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African ministers strategise on climate change adaptation

Ministers of agriculture from across 30 African countries, including Nigeria recently gathered to endorse an urgent declaration on actions needed to tackle head-on, the issue of adapting African agriculture to climate change.

Extreme weather events have continued to put pressure on the ecosystem that African smallholder farmers depend on for their livelihood.

This has made it imperative for African agricultural ministers to hold its second annual ministerial conference of the Adapting African Agriculture (AAA) Initiative with the themed ‘Food Security Facing Climate Change,’ to tackle threats posed by changing climate.

The conference which was held recently at the Mohammed VI Polytechnic University in Benguerir, Morocco, in partnership with OCP Africa, also had representatives of International and regional funding organisations and institutions in attendance.

Central to the Benguerir Declaration was the deeply unsettling realisation of looming food insecurity on the continent due to the impacts of climate change, which the continent’s agricultural practice and production needs to quickly adapt to forestall a deleterious situation that could deepen numerous challenges.

The ministerial declaration had several pronouncements. As framed by the declaration, “we encourage the foundation to maintain and expand its country-level support, in such a way as to help formulate National Climate-Smart Agriculture Investments Plans.”

“We also invite partner funding institutions to back this effort and to contribute to the financing of the implementation of these plans within the framework of national agricultural development strategies.

“In particular, through the strategic partnership with the AAI – especially the advent of the on-going Pan African Climate Finance Access Program with the Green Climate Fund

The declaration also states: “We agree to reinforce agricultural research and innovation and to support AAA-focused research for development, through our national agricultural-research systems and by involving the Consultative Group for International Agricultural Research (CGIAR). We also insist on the necessity to improve technology transfers to farmers to ensure that research activities respond to their needs and concerns in the face of climate-change challenges”.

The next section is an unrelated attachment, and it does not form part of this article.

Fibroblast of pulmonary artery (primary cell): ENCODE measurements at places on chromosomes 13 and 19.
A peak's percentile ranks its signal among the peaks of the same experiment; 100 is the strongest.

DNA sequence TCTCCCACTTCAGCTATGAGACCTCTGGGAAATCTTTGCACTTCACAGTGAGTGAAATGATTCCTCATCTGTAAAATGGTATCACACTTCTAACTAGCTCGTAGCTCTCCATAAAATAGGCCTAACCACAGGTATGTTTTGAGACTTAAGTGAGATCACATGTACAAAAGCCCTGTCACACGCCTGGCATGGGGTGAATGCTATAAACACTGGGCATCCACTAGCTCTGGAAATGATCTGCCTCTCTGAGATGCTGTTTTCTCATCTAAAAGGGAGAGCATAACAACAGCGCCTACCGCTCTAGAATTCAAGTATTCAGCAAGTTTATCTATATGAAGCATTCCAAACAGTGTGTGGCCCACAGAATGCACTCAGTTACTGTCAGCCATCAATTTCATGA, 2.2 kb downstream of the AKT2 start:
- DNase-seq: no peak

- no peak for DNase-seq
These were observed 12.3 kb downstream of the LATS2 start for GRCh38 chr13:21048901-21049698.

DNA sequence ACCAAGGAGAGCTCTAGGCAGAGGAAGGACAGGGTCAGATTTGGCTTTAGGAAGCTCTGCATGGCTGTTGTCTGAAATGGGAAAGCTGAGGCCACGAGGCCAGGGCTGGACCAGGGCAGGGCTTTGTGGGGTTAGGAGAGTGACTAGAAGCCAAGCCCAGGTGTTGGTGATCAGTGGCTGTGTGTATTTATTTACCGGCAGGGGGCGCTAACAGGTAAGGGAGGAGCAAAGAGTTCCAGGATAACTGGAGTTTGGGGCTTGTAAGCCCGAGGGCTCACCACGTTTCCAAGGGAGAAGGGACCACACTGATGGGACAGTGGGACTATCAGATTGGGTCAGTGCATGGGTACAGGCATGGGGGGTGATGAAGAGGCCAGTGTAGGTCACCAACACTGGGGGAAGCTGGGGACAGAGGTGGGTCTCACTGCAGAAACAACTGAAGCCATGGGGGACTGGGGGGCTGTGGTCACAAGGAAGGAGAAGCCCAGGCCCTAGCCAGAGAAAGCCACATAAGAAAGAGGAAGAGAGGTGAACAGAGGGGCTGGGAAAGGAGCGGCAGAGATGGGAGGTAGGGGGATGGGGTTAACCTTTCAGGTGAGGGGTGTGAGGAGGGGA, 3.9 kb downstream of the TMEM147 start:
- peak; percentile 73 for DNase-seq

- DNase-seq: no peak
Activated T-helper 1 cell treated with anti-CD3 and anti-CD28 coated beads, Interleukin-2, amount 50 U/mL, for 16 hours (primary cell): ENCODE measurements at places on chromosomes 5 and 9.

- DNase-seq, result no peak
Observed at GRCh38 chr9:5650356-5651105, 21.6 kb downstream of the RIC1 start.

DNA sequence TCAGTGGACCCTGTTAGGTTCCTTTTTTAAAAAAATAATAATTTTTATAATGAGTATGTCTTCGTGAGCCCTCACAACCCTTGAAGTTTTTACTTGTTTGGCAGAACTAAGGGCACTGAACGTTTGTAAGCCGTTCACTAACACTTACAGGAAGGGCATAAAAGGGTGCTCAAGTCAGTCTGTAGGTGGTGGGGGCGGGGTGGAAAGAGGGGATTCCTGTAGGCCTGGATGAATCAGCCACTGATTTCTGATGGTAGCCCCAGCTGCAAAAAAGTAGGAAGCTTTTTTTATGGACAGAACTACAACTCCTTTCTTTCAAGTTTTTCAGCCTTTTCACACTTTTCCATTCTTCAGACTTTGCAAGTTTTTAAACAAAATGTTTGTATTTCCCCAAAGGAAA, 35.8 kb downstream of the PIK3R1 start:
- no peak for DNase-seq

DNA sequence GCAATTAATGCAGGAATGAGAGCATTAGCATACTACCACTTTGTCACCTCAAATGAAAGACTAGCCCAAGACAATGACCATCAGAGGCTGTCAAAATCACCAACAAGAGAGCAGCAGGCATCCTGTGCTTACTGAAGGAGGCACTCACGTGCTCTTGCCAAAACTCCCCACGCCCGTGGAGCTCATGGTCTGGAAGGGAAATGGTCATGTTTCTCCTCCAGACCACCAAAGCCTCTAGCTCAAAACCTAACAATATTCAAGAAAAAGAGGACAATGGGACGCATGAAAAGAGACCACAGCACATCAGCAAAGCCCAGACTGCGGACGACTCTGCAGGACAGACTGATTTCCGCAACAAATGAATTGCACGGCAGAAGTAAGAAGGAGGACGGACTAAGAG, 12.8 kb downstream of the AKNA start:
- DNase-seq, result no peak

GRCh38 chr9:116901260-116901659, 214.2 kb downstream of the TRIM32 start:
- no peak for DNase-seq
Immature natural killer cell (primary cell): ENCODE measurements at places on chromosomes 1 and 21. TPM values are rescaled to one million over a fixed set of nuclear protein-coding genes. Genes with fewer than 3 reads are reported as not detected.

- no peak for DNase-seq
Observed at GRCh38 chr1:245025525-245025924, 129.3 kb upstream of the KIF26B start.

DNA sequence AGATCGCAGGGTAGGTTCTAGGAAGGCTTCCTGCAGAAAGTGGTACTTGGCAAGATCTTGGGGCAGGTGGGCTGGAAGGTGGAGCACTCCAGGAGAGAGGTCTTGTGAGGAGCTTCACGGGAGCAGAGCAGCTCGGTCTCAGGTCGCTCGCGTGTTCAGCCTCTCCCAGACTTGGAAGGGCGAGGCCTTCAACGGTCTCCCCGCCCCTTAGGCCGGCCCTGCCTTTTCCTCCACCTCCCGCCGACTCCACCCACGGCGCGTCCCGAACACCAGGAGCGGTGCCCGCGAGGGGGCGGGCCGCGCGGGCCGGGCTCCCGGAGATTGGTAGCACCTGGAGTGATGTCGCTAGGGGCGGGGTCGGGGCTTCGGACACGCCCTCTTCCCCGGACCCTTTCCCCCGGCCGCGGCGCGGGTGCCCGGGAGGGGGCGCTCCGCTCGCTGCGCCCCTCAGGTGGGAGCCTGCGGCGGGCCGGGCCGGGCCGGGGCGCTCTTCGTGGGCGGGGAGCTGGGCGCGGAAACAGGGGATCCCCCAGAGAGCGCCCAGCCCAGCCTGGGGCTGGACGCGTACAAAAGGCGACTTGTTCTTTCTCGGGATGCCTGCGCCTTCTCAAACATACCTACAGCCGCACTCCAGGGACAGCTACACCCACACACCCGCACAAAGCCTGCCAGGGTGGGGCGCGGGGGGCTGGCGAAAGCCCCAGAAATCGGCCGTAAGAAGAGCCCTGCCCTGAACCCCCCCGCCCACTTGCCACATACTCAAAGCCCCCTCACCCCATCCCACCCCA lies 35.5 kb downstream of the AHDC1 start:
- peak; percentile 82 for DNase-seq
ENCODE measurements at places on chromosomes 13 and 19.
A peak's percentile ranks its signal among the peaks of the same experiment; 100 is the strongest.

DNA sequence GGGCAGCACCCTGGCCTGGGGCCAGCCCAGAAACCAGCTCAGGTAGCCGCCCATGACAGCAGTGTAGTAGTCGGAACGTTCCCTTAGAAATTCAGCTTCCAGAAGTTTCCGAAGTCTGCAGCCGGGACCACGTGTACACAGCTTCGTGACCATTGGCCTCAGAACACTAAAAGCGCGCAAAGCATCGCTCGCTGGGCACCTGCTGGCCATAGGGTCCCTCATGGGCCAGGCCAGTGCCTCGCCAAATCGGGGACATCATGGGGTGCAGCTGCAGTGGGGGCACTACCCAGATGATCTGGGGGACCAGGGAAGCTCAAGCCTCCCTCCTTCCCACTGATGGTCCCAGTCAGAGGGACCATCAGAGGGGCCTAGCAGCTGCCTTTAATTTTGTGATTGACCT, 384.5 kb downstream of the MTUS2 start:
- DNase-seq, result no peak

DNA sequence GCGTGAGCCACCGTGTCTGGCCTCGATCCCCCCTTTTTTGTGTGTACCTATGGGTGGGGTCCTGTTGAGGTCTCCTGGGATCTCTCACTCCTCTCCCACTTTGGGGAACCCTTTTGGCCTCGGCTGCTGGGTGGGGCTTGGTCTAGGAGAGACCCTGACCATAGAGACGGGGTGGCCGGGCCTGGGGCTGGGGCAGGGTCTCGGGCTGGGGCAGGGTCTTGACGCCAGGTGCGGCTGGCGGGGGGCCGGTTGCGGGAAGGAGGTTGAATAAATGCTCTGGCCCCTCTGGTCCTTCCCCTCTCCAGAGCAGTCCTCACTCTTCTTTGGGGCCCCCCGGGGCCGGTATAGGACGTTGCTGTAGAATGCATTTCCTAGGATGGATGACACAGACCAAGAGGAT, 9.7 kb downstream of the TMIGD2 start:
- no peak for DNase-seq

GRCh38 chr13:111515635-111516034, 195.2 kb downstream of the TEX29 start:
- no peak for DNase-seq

Further to this, “we invite the AAA Foundation to promote and support technology transfers, knowledge sharing, and capacity building through South-South and triangular cooperation”.

The declaration also encourages the AAA Foundation to pursue its advocacy efforts for the adaptation of African Agriculture in the upcoming ‘Conference of the Parties’ (COP) and the UNFCCC’s specialized bodies and committees.

Speaking at the meeting, Mohammed Sabo Nanono, Nigeria’s Minister for Agriculture, acknowledged the need for immediate actions to solve the threats of climate change, while calling for interstate and inter-regional cooperation to confront the problem.

He cited the example of Lake Chad which is experiencing reduced productivity as a result of climate change.

“We have to see how we can collaborate to address the Lake Chad issue because it is affecting all countries within the region. We need to be less territorial in our thinking so that we do not continue to face this challenge in Africa,” Nanono said.

“We also need to think of how we can manage the other resources that are available to us and maximize them. This will also require inter-regional cooperation between African countries and will enable us to great deal with the challenges of global warming,” he added.


Josephine Okojie


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